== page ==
Home » News » Interview: ‘Fungal infections are a bit neglected’

Interview: ‘Fungal infections are a bit neglected’

This is an interview with a PhD student of the Disease Intervention Strategies projects in a series of background articles. Keep following this website for the next interview in this series.

Interview with Jacq de Neer, PhD student of In-host adaptation in chronic fungal airway infections and development of new antifungals at Utrecht University.

There’s a lot to do in fungi research. Jacq de Neer is studying ways to block an enzyme some pathogenic fungi use to break down nutrients, as a way to combat them.

‘I chose my PhD project for two reasons. Firstly, I had already encountered the research group during my Master’s. I knew it would be a pleasurable collaboration. Secondly, the subject of my research – fungi that become resistant to antibiotics – has not received a lot of attention. Just compare the amount of papers that are published on resistant bacteria. And I liked the fact that there is still a lot of work to do.

Most people know that bacteria can become resistant to antibiotics, but a pathogenic fungus can do this too. The fungus I’m researching, Aspergillus Fumigatus, for example, is quite common. In addition, people with cystic fibrosis, a genetic disorder that can cause blockages in the lungs, are more sensitive to aspergillus. It would be a big problem if it became fully resistant.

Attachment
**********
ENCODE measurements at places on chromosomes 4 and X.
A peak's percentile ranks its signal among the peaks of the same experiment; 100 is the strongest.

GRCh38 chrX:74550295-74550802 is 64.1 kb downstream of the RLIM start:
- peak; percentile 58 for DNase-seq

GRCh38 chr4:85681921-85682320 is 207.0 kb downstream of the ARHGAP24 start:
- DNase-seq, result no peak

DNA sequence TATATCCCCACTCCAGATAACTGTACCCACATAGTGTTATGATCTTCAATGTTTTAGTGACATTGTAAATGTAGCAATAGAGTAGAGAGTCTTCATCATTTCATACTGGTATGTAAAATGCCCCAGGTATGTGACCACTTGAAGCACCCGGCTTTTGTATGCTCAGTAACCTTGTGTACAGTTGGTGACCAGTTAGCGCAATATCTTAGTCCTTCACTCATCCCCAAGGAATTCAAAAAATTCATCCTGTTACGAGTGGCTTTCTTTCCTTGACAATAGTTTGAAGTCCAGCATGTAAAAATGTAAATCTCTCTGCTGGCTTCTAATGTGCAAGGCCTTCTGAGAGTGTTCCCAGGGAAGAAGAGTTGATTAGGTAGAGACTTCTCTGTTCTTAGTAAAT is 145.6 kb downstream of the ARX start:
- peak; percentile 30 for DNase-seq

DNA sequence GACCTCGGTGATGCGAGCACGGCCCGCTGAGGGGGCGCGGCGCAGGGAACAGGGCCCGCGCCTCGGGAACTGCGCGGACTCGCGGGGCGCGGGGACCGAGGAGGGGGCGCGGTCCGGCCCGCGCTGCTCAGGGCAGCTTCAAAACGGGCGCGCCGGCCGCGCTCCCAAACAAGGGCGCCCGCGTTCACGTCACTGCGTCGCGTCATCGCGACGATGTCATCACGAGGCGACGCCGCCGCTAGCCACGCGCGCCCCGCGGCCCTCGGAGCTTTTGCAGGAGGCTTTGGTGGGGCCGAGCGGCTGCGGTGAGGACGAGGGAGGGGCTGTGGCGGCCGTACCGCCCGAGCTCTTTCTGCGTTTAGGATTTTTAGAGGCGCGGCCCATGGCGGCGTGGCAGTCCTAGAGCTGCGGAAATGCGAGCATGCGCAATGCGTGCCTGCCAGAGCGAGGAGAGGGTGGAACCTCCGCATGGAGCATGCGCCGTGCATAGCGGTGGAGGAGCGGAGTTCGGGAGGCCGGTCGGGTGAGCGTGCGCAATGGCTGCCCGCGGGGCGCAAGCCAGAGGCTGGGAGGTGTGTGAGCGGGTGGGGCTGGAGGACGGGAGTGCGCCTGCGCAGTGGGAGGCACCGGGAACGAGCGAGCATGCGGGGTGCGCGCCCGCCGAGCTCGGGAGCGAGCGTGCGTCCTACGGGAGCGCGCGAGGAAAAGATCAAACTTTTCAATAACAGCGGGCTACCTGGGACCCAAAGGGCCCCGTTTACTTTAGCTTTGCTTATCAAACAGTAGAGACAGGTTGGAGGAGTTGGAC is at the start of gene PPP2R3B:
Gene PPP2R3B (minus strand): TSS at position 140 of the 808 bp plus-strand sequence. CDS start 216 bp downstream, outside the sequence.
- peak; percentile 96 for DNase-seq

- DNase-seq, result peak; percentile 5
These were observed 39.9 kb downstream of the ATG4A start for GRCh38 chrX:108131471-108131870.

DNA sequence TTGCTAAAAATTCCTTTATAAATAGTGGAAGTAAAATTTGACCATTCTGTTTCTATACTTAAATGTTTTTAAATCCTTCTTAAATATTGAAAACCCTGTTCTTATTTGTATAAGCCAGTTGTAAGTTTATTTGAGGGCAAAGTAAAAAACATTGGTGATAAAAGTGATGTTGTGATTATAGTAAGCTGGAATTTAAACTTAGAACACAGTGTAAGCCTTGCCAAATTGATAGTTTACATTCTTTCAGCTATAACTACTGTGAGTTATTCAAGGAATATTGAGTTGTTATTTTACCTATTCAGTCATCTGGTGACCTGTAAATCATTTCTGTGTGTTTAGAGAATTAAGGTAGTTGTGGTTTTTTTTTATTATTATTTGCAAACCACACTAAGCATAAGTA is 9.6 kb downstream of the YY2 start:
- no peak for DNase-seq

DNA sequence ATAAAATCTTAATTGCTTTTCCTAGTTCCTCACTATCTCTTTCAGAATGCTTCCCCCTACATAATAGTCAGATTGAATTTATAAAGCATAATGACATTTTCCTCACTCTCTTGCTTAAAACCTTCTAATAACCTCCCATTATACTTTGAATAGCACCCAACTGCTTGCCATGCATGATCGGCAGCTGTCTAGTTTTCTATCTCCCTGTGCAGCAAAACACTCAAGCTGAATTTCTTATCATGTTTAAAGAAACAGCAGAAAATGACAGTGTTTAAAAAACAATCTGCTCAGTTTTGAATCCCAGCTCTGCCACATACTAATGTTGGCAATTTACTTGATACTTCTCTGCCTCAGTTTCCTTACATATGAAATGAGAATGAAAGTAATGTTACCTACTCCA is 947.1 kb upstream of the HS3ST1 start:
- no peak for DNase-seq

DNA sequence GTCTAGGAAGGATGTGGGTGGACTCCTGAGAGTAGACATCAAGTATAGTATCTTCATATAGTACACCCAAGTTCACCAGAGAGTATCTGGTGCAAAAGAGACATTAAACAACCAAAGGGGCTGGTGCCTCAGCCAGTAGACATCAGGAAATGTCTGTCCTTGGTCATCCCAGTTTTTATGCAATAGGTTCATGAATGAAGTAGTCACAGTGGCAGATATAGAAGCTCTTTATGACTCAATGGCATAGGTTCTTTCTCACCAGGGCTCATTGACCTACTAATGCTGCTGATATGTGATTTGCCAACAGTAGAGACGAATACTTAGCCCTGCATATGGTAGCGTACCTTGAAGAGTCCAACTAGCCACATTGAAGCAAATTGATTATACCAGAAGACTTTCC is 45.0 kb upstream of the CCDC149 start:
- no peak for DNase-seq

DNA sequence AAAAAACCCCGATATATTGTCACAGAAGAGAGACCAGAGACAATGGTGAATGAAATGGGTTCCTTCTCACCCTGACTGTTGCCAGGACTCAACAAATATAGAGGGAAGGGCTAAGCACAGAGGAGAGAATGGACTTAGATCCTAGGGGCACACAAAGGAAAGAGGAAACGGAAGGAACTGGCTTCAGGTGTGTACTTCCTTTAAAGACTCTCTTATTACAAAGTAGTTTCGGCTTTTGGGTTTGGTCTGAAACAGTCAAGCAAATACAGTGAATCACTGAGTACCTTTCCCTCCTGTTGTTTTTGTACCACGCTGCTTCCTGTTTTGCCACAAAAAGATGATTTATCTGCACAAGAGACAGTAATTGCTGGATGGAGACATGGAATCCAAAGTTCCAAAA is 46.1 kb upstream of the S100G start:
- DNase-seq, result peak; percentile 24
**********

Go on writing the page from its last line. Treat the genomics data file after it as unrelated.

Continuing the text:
Most common “antifungals” target some part of the fungus to make the fungus susceptible to the immune system. Together with colleagues in pharmaceutics, I’m researching a different strategy. This is one of the advantages of the NCOH: the possibilities for collaboration. We are not targeting the fungus directly, but an enzyme it uses to feed itself: trehalase. The pharmacology group can create proteins that fit right onto this enzyme and block it. This should stop the fungus from being able to break down some of its nutrients.

Even though I started work on this project for other reasons, it’s exciting and fulfilling to think about what our results could mean in practice. This is why I mention cystic fibrosis specifically– this research could mean a lot for this vulnerable group of people.’

PhD project: In-host adaptation in chronic fungal airway infections and development of new antifungals.